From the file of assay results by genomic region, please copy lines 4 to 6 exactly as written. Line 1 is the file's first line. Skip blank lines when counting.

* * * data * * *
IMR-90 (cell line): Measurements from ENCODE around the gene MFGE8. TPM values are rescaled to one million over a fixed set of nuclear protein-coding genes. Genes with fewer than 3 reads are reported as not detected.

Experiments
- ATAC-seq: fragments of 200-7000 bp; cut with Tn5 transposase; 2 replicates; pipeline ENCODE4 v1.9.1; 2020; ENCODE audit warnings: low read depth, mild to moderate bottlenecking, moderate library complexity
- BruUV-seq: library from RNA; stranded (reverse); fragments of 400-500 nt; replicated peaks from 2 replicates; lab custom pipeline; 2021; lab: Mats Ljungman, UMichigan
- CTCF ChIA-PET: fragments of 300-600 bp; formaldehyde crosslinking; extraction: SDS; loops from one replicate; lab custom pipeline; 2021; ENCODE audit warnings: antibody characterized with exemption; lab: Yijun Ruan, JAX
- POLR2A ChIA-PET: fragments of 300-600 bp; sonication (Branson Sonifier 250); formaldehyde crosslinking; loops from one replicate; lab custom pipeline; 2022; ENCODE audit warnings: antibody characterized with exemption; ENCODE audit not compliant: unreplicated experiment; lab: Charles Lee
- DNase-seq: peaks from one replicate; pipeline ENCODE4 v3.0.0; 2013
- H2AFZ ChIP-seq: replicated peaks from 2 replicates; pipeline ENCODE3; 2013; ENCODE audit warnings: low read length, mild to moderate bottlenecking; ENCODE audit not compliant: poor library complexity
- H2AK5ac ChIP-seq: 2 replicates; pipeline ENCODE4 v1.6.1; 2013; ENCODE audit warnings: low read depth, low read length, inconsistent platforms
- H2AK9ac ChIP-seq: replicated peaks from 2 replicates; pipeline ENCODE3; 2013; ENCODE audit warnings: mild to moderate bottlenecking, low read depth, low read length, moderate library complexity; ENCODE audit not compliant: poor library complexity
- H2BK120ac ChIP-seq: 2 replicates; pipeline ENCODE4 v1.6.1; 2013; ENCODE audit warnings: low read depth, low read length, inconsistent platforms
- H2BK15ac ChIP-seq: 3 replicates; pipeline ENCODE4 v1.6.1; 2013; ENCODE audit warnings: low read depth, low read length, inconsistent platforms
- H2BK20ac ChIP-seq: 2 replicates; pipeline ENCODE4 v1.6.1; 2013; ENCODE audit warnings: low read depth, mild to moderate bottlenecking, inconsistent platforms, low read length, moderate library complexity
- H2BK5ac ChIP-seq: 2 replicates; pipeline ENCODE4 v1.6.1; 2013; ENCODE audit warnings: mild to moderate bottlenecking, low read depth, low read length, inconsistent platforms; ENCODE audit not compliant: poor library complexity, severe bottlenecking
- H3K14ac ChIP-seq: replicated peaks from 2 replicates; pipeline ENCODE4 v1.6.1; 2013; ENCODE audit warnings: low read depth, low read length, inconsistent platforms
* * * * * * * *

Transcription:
- BruUV-seq: library from RNA; stranded (reverse); fragments of 400-500 nt; replicated peaks from 2 replicates; lab custom pipeline; 2021; lab: Mats Ljungman, UMichigan
- CTCF ChIA-PET: fragments of 300-600 bp; formaldehyde crosslinking; extraction: SDS; loops from one replicate; lab custom pipeline; 2021; ENCODE audit warnings: antibody characterized with exemption; lab: Yijun Ruan, JAX
- POLR2A ChIA-PET: fragments of 300-600 bp; sonication (Branson Sonifier 250); formaldehyde crosslinking; loops from one replicate; lab custom pipeline; 2022; ENCODE audit warnings: antibody characterized with exemption; ENCODE audit not compliant: unreplicated experiment; lab: Charles Lee